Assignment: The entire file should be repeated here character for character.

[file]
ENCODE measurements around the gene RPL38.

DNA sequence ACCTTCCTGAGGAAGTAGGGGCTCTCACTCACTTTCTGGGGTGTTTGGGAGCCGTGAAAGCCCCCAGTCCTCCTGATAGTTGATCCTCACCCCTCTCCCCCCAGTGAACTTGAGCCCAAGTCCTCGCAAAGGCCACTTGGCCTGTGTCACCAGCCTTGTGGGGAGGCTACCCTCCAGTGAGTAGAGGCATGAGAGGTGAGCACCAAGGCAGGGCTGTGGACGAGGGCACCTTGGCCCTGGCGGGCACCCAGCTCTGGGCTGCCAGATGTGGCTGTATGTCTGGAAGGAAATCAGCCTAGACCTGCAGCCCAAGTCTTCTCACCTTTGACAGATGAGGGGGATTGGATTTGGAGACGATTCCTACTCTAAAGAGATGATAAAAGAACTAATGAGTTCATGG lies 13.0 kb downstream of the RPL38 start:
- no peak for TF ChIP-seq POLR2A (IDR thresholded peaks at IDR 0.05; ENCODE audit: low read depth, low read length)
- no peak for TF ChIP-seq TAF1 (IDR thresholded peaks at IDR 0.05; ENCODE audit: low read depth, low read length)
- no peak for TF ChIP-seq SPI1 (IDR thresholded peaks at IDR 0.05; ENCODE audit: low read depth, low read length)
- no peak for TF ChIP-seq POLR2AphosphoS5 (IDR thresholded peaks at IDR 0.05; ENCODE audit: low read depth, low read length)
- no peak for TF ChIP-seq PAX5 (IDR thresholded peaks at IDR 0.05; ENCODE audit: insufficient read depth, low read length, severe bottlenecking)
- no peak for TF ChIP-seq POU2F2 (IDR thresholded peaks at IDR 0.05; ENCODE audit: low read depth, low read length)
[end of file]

ENCODE measurements around the gene RPL38.

DNA sequence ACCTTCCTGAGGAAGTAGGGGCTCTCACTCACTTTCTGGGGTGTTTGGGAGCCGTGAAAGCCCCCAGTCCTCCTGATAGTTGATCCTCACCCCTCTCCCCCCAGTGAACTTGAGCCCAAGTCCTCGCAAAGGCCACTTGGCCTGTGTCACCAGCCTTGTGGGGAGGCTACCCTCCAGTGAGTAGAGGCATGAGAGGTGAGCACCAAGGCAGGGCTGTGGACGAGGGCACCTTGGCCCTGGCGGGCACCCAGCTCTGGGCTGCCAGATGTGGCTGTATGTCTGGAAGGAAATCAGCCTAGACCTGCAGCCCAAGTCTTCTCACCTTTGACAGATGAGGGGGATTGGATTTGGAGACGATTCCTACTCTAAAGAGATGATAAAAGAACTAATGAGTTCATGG lies 13.0 kb downstream of the RPL38 start:
- no peak for TF ChIP-seq POLR2A (IDR thresholded peaks at IDR 0.05; ENCODE audit: low read depth, low read length)
- no peak for TF ChIP-seq TAF1 (IDR thresholded peaks at IDR 0.05; ENCODE audit: low read depth, low read length)
- no peak for TF ChIP-seq SPI1 (IDR thresholded peaks at IDR 0.05; ENCODE audit: low read depth, low read length)
- no peak for TF ChIP-seq POLR2AphosphoS5 (IDR thresholded peaks at IDR 0.05; ENCODE audit: low read depth, low read length)
- no peak for TF ChIP-seq PAX5 (IDR thresholded peaks at IDR 0.05; ENCODE audit: insufficient read depth, low read length, severe bottlenecking)
- no peak for TF ChIP-seq POU2F2 (IDR thresholded peaks at IDR 0.05; ENCODE audit: low read depth, low read length)